Complex numbers this week bring us to the end of our journey through the number systems. I found this much easier going, and I hope the students did too.
Complex numbers provided conceptual difficulties for mathematicians, who were reluctant to admit them as genuine numbers, hence the pejorative term “imaginary”. This is not dissimilar to other terms applied to new numbers as they were introduced: “negative”, “irrational”, but also to terms like “ideal” (and even “infinite”). Complex numbers were admitted as a tool for calculation – indeed, they are needed for solving cubic equations – but were for some time rejected as actual solutions to the equations. One of the students, Emma Kelly, sent me this cartoon which illustrates the point.
Despite this, the complex numbers are not hard to do calculations with; everything is very hands-on, just do what you are used to, including expanding brackets – the distributive law – and remember that i2 = −1.
- How do you show that every positive real number has an nth root? You have to observe that there is an algorithm for finding the decimal expansion of the nth root of a given number, and use a completeness property of the real numbers (such as the Principle of the Supremum) to guarantee that you have actually defined a number.
- What about the nth root of any complex number? By De Moivre’s theorem, we simply take the nth root of the modulus, and divide the argument by n, to find the modulus and argument of the root. With little extra effort we can see that there are n distinct nth roots (if the original number isn’t zero), which in the Argand diagram form the vertices of a regular n-gon with centre at the origin.
As an added bonus, the proof of De Moivre’s Law is a nice easy example of a proof by induction.
eiπ = −1
The complex numbers bring us to Euler’s formula, one of the most famous in mathematics, combining the negative and imaginary units and the two most famous mathematical constants. So of course you would like to see a proof!
The reason I can’t show you one is the same as the reason I couldn’t prove that 0.999… = 1 last week. The problem then was “What does an infinite decimal mean?”, and the answer was “It is a limit, and we have to define the limit of an infinite sum, and prove that in this case the limit exists and is equal to 1″. This time, the problem is that we haven’t defined what it means to raise a number to an imaginary power.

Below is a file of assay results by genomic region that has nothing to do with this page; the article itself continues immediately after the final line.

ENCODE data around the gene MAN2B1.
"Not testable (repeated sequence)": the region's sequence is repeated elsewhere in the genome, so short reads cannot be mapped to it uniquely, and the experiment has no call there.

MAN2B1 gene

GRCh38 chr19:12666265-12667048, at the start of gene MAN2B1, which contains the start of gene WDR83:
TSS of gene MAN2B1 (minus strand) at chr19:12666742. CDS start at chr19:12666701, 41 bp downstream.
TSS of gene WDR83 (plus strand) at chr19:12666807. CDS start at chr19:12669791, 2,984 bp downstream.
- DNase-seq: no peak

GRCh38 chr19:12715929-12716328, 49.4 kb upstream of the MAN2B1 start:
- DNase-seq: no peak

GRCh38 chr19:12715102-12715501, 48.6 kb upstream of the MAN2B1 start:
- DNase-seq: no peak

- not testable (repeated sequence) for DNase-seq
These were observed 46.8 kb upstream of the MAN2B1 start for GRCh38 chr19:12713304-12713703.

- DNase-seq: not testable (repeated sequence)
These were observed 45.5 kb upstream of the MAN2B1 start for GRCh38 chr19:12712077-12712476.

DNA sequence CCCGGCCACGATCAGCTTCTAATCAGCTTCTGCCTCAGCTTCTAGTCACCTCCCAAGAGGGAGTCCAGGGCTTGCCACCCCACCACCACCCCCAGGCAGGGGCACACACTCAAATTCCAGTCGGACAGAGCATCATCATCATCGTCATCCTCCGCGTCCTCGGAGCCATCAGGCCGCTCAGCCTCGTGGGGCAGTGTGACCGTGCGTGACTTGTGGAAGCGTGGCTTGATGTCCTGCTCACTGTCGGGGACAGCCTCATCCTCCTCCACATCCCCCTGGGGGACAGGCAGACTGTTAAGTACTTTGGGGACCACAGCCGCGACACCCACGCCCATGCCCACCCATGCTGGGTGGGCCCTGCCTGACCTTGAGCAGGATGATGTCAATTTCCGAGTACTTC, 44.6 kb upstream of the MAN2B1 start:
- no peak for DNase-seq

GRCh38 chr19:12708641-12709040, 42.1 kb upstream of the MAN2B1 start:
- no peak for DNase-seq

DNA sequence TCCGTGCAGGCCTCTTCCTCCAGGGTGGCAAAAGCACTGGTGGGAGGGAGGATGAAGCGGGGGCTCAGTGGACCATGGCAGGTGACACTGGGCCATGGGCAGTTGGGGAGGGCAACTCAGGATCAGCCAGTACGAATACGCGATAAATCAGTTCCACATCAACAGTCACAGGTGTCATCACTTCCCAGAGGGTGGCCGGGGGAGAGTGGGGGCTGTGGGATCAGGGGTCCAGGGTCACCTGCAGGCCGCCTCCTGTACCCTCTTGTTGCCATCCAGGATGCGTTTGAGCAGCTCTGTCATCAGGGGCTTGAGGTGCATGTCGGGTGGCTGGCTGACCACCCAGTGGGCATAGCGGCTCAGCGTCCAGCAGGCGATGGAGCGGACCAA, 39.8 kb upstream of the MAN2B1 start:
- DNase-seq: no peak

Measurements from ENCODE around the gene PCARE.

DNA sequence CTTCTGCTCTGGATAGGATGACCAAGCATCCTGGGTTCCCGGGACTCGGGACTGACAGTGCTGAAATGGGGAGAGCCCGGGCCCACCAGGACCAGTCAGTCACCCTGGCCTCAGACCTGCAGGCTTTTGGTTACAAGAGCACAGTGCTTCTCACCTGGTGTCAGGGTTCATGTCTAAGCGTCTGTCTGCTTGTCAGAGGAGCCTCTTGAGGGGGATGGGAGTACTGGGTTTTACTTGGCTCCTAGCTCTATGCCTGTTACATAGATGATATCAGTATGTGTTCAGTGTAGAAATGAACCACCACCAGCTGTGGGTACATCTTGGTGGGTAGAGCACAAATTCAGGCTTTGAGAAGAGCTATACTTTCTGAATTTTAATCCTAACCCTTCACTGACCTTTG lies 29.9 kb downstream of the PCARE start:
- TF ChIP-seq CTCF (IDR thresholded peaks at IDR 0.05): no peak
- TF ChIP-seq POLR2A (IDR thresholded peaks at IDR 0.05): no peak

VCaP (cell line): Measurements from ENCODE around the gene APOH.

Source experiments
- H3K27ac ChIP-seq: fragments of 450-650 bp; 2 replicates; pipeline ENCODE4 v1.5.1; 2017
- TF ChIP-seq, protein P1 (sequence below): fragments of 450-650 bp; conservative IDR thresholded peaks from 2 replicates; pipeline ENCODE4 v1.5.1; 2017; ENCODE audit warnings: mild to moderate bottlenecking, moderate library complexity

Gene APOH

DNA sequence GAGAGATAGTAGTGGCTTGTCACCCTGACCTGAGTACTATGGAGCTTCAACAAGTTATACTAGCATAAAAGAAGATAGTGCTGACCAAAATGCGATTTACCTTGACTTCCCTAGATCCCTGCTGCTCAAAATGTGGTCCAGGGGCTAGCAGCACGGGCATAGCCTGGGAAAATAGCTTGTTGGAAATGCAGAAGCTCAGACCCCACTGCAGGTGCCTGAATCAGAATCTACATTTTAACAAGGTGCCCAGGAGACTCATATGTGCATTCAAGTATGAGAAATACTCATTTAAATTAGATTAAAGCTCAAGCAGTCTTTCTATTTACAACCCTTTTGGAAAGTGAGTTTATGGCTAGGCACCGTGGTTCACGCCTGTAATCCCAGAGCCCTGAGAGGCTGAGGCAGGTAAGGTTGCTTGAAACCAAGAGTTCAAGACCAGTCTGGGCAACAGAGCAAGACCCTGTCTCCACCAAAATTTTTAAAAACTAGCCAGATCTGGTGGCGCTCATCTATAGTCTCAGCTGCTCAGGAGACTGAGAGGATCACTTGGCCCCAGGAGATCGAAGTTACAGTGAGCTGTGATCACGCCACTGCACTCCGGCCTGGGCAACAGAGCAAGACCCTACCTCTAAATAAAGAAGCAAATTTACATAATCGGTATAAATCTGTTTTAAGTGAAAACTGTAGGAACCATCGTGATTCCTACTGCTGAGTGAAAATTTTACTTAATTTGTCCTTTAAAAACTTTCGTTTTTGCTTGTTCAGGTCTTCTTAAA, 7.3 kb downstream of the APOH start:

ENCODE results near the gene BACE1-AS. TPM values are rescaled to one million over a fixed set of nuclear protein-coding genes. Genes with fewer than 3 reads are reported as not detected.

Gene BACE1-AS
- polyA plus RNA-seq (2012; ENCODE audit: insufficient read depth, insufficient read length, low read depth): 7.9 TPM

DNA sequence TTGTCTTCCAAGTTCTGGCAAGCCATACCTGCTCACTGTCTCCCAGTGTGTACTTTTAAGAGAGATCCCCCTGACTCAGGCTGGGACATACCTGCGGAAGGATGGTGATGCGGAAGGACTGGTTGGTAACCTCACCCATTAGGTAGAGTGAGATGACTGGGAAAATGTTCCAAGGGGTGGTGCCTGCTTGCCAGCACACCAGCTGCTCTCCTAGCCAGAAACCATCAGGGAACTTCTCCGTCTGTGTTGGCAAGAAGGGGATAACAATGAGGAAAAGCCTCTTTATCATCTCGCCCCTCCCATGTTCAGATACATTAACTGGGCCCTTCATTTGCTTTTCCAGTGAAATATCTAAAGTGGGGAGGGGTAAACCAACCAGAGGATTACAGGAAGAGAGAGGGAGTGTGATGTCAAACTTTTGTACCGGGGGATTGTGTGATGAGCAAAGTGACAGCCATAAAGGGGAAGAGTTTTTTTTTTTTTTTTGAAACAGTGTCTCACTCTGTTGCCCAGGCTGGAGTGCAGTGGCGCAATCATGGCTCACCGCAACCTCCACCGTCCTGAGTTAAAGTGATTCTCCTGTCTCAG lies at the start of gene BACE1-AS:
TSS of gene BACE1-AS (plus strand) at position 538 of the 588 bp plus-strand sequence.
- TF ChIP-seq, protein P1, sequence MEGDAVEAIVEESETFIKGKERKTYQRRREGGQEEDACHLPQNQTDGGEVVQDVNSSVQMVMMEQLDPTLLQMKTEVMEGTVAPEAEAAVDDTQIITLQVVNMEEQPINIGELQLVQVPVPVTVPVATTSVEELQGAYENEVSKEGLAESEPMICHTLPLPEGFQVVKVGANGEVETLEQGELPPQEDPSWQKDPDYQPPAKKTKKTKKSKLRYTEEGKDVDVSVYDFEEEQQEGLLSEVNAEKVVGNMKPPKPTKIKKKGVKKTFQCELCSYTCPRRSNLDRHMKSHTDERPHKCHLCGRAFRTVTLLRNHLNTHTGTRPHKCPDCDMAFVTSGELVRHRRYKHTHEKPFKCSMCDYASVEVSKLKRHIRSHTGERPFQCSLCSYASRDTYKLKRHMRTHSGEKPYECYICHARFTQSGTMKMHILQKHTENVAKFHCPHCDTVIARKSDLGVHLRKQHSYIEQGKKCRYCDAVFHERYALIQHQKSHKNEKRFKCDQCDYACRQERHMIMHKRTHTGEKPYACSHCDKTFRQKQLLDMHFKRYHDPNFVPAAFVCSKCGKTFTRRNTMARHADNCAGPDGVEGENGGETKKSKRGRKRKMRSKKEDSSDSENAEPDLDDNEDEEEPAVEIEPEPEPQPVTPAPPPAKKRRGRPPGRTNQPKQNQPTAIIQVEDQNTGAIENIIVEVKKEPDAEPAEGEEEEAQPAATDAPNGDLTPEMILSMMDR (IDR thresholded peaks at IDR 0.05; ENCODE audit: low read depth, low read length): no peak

I think the best answer to this question is one that can’t really be given to a student who hasn’t yet come across complex analysis. This is a very powerful subject, which is the basis for quantum theory (among many other things), and the modern world couldn’t exist without it. (That is what I call impact, though I don’t expect funding committees to be impressed.) In order for complex analysis to make sense, it is necessary that a power series expansion of a function which is valid for real values holds also for non-real complex values. Now if we apply this principle to the power series for the exponential function, substitute an imaginary number ix into the series, and separate into real and imaginary parts, we obtain
eix = cos x + i sin x.
Now putting x = π into this gives Euler’s formula.
Is this satisfactory? The alternative approach, it seems to me, is to take the displayed formula as a definition; while this gives all the consistency we want, it seems a bit unmotivated to me.
The real miracle is that, while the rule for adding complex numbers (“add the real parts and add the imaginary parts”) is straightforward, the rule for multiplying is less so (though easily derived from the requirement that we want the usual laws to hold and also we want i2 = −1). However, when we use polar coordinates, that is, put our complex numbers into modulus-argument form, we see that the rule for multiplication is simply “multiply the moduli and add the arguments”. This is what makes the magic work, and it follows from the addition laws for sine and cosine. So it is the properties of these functions that give us what we want, just as surely as it is in my explanation in terms of power series.
Solving the cubic
Solving equations provides some of the most romantic narratives in the history of mathematics. I didn’t include this in the lectures, but in the supplementary material I showed how to solve a cubic using arithmetic operations and the extraction of square roots and cube roots. It is not too hard, and you can probably fill in the details, even if you haven’t seen it before. So take a general cubic equation ax3+bx2+cx+d = 0.
- Dividing through by the leading coefficient, we may assume that a = 1.
- “Completing the cube”, we may assume that b = 0.
- Now we use the remarkable identity
(x+y+z)(x+ωy+ω2z)(x+ω2y+ωz) = x3+y3+z3−3xyz,
where ω is a cube root of unity. If we could choose y and z such that y3+z3 = d and −3yz = c, then we would have the solution. Now this can easily be done by observing that y3 and z3 are the roots of a quadratic whose coefficients we know. So solve the quadratic, extract a cube root (one is all we need, since we can find z if we know y), and we are done!